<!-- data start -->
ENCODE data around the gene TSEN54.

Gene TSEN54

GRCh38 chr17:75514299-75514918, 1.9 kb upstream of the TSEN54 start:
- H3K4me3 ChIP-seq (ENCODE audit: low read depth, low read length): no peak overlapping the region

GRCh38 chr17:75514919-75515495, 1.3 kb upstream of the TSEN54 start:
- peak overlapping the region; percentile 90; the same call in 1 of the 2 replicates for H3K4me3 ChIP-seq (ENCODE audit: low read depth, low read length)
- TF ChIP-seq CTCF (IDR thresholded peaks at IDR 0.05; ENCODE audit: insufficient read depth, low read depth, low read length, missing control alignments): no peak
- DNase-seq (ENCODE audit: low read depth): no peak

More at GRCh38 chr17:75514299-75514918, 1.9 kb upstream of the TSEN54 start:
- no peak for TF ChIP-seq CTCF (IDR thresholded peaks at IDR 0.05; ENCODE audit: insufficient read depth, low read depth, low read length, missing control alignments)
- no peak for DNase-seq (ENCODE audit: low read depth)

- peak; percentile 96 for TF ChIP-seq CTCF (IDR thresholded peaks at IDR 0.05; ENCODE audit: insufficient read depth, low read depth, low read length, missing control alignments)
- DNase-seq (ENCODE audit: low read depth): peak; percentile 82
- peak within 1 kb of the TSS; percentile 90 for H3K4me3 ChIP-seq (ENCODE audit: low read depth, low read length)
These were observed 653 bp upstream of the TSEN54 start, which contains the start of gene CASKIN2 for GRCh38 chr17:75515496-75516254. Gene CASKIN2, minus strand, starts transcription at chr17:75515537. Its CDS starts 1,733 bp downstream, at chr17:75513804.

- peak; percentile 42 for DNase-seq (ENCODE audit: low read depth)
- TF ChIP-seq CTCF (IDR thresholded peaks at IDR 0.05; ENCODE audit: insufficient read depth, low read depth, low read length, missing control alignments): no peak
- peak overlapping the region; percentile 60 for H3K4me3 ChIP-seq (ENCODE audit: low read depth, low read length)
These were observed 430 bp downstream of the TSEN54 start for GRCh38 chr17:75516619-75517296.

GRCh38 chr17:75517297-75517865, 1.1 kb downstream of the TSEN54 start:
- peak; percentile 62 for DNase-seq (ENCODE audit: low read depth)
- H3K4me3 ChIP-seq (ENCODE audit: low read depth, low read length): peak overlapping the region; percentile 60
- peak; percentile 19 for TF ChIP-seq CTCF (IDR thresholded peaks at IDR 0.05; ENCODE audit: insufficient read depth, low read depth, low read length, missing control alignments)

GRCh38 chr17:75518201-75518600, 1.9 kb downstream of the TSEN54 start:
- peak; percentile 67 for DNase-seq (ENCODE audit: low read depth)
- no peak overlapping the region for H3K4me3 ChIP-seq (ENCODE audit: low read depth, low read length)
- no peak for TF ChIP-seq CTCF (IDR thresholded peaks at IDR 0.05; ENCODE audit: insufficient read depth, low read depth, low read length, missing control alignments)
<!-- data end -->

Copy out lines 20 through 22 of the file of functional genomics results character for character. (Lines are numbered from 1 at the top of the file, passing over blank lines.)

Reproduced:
GRCh38 chr17:75517297-75517865, 1.1 kb downstream of the TSEN54 start:
- peak; percentile 62 for DNase-seq (ENCODE audit: low read depth)
- H3K4me3 ChIP-seq (ENCODE audit: low read depth, low read length): peak overlapping the region; percentile 60